Luke 19:17
(17) Because thou hast been faithful in a very little.--More literally, because thou didst become faithful. The words are in their substance like those in St. Matthew, but their absolute identity with those in the lesson drawn from the parable of the Unjust Steward (see Note on Luke 16:10) is every way suggestive. This parable is connected with that as its natural sequel and development.

Have thou authority over ten cities.--The truth implied in Matthew 25:21 (where see Note), that the reward of faithfulness in this life, and probably in the life to come, will be found in yet wider opportunities for work in God's service, is stated here with greater distinctness. "Authority over ten cities" must have something corresponding to it, some energy and work of guidance, in the realities of the unseen world, and cannot simply be understood as fulfilled in the beatific vision or the life of ceaseless praise and adoration.

Verse 17. - Well, thou good servant. It is noticeable that, in the bestowal of the "five cities" upon the servant who had with his one pound gained five, no expression of praise like this "good servant" is used by the King on his return. Now, what does this omission teach us? Christ, we know, was very careful and very sparing in his use of moral epithets. "Why callest thou me good?" was his stern address to the young ruler who used the expression, not because he was convinced of its applicability, but because he was desirous of paying a flattering compliment to the wise Rabbi from whom he desired information. We may safely conclude that, from the second servant in the story, the one who had earned but five pounds, he withheld the noble appellation "good" because he felt he had not deserved it. He had done well, it is true, and was splendidly recompensed, but he might have done more. He had won a high and responsible place in the kingdom; he was appointed the ruler over five cities; but he had not earned the noble title, ἄγαθος, "good." Very accurately, indeed, it seems, will places and names and power be awarded in the heaven-life, exactly in proportion to merits and deserts.

19:11-27 This parable is like that of the talents, Mt 25. Those that are called to Christ, he furnishes with gifts needful for their business; and from those to whom he gives power, he expects service. The manifestation of the Spirit is given to every man to profit withal, 1Co 12:7. And as every one has received the gift, so let him minister the same, 1Pe 4:10. The account required, resembles that in the parable of the talents; and the punishment of the avowed enemies of Christ, as well as of false professors, is shown. The principal difference is, that the pound given to each seems to point out the gift of the gospel, which is the same to all who hear it; but the talents, distributed more or less, seem to mean that God gives different capacities and advantages to men, by which this one gift of the gospel may be differently improved.And he said unto him, well, thou good servant,.... Signifying he had well done, and had approved himself to be an honest, diligent, and laborious servant; who, having the grace of God, which made him a good man, and gifts and abilities, which made him a good minister of Christ, he made a good use them, freely communicated the good things of the Gospel, and being employed in a good work, he performed it well:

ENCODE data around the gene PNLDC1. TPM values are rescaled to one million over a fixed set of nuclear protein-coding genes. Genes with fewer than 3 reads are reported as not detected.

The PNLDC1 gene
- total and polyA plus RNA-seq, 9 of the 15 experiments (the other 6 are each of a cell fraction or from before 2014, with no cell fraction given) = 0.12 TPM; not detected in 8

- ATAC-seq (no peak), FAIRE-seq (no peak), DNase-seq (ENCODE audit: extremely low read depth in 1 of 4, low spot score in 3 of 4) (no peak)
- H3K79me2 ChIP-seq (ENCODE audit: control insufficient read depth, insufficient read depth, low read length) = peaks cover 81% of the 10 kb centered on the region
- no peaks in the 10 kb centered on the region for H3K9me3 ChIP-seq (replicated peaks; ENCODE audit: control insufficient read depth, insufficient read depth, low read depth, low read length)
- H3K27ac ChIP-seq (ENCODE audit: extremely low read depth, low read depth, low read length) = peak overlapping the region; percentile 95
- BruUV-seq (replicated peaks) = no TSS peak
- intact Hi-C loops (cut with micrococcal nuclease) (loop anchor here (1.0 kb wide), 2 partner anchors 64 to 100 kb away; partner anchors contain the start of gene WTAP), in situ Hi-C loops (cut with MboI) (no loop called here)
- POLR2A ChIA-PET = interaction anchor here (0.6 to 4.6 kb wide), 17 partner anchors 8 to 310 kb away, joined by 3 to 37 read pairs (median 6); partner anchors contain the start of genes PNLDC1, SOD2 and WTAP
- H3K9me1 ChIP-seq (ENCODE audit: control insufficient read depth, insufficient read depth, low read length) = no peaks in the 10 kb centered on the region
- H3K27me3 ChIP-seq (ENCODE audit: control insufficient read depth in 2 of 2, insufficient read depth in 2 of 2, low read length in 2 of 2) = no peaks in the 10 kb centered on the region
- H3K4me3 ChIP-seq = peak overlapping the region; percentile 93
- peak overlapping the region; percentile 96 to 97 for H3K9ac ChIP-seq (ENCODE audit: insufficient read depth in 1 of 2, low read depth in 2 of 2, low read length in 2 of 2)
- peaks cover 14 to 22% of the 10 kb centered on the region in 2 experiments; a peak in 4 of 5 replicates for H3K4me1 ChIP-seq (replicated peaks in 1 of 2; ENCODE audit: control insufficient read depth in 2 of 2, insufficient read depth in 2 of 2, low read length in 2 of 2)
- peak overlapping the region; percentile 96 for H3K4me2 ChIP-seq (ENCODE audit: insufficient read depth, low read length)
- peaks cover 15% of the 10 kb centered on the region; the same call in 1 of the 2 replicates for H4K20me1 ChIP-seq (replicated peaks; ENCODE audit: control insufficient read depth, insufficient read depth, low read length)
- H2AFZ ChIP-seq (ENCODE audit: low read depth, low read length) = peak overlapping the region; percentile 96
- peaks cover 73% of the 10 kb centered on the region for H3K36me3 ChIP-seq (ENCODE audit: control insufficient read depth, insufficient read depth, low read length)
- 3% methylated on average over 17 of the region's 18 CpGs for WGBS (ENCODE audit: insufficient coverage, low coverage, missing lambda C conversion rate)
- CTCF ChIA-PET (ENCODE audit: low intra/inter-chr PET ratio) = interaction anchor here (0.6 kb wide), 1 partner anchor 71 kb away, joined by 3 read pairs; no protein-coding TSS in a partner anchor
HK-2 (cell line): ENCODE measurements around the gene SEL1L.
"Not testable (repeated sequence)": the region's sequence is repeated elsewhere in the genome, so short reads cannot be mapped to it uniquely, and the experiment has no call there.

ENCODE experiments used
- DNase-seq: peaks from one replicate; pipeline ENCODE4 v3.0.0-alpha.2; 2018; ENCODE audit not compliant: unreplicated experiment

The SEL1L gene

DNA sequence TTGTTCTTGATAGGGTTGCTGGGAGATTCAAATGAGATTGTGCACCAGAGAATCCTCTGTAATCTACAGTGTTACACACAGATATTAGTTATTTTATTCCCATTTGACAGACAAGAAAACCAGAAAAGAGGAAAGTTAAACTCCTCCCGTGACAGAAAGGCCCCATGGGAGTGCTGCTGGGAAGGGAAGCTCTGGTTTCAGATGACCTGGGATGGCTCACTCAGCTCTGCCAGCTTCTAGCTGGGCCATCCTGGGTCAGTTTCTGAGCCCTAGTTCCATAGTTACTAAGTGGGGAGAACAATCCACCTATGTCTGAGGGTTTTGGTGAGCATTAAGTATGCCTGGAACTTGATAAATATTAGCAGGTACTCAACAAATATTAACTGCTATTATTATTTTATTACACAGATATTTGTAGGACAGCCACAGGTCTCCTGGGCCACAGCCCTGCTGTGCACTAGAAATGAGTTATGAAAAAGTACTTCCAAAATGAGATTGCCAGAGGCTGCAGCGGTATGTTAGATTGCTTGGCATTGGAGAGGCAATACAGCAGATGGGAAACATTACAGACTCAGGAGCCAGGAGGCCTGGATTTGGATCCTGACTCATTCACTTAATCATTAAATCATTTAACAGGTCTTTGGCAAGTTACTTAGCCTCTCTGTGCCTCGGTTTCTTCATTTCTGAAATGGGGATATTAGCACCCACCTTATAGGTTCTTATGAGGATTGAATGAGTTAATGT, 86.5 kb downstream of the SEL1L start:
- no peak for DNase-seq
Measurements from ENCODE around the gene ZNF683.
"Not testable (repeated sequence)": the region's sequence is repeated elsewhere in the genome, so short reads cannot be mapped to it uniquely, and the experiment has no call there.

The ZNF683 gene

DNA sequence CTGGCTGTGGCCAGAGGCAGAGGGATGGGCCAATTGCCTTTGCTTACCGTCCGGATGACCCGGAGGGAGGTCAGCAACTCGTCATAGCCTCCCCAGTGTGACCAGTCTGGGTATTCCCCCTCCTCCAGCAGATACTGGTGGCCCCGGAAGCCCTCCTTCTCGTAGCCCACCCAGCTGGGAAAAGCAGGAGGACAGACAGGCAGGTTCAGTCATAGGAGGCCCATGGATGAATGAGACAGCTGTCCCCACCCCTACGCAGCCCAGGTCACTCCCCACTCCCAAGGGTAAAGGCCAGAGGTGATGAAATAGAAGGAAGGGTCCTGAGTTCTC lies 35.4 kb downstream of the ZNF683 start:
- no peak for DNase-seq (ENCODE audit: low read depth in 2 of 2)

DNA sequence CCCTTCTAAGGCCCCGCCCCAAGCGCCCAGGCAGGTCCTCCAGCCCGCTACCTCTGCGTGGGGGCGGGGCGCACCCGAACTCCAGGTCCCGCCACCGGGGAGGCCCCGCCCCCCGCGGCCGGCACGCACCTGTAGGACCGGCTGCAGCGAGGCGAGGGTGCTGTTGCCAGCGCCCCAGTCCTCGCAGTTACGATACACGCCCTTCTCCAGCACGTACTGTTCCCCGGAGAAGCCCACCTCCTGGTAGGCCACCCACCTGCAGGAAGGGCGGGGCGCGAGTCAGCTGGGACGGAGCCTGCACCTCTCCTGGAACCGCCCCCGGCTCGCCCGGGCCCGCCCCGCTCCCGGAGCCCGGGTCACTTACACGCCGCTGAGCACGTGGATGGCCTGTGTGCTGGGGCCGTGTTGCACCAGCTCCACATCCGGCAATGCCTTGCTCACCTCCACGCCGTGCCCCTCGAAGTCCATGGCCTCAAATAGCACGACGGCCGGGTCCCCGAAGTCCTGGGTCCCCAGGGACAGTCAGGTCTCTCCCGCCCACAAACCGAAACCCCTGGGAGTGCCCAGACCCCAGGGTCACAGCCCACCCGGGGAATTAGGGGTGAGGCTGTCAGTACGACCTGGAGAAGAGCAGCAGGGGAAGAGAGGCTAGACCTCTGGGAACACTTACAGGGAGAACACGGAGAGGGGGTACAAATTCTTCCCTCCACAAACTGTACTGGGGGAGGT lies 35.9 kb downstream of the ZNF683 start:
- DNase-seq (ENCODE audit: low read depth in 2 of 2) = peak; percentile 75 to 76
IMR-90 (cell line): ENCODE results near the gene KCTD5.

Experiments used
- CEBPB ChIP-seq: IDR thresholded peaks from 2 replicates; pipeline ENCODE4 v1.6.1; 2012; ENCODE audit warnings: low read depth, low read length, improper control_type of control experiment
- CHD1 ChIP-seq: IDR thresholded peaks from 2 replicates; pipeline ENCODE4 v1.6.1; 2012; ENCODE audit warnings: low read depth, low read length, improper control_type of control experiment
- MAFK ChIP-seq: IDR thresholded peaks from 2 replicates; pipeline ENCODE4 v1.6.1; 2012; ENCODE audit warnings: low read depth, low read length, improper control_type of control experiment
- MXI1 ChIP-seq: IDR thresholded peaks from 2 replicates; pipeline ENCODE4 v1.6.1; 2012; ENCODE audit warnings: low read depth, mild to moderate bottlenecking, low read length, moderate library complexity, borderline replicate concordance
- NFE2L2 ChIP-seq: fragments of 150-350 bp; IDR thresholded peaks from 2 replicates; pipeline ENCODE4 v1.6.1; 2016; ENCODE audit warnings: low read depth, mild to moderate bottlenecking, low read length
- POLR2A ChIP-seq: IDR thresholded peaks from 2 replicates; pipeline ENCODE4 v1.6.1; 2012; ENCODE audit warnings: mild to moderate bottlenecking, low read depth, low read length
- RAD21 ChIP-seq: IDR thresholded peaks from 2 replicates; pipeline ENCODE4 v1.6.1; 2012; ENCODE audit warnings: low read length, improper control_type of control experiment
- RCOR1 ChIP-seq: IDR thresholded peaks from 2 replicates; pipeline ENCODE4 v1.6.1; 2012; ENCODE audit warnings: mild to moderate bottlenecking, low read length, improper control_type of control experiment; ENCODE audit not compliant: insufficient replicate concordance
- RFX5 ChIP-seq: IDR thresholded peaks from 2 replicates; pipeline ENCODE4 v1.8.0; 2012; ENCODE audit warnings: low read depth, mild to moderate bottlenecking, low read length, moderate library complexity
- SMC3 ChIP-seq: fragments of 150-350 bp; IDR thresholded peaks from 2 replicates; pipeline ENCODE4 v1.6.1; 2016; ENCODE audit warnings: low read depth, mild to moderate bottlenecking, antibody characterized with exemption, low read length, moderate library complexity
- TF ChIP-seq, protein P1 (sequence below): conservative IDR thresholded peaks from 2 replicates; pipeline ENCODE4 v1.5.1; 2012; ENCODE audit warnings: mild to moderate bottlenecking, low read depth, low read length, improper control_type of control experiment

because thou hast been faithful in a very little; had preached the pure Gospel of Christ, and the whole of it, and sought not to please men, but the Lord only; not his own glory, but Christ's; abode by him and his interest, notwithstanding all reproaches and persecutions, and so acted a faithful part to Christ: "in a very little"; not that the Gospel is in itself little, or of small account; it is a treasure in earthen vessels; and contains the unsearchable riches of Christ: nor are gifts to preach it little things; they are instances of rich and amazing grace; but they are little, or, rather, the use and exercise of them are little, in comparison of the glory and happiness such faithful servants shall enjoy: from whence it appears, that since there is no proportion between what they do, and what they shall have, that therefore it is not of merit but of grace; and which is expressed in the following clause:

have thou authority over ten cities; which is to be understood, not in a literal sense, as if the apostles should have the jurisdiction over so many cities, or churches in so many cities among the Gentiles, after the destruction of Jerusalem, which were planted by their means and ministry; for nothing of this kind appears in the word of God: and much less after the second coming of Christ, shall faithful ministers of the word have power over so many cities, literally taken; for both in the kingdom state and in the ultimate glory, there will be but one beloved city, the holy city, the new Jerusalem: nor is any thing in particular, in a metaphorical sense, intended; only, in general, that the kingdom, and dominion, and the greatness of it, will be given unto them; and they shall reign with Christ on earth a thousand years; and shall also have a crown of glory, life, and righteousness bestowed on them, and shall sit on the throne with Christ; and besides all this, the persons they have been instrumental to, will be their joy, and crown of rejoicing. A learned writer (l) explains these ten cities, by the ten horns of the dragon, and beast in Revelation 12:3 by which are meant ten kings, or kingdoms, Revelation 17:12. These indeed will be overcome by Christ, and they that are with him, and will hate the Romish antichrist, and destroy him; so that, it seems, there will be revolutions in these kingdoms; and large conversions to the faith of Christ, which seems to be what this writer means by authority over them.

(l) Teelmanni Specimen Explic. Parabol. p. 51.

Luke 19:16
Top of Page
Top of Page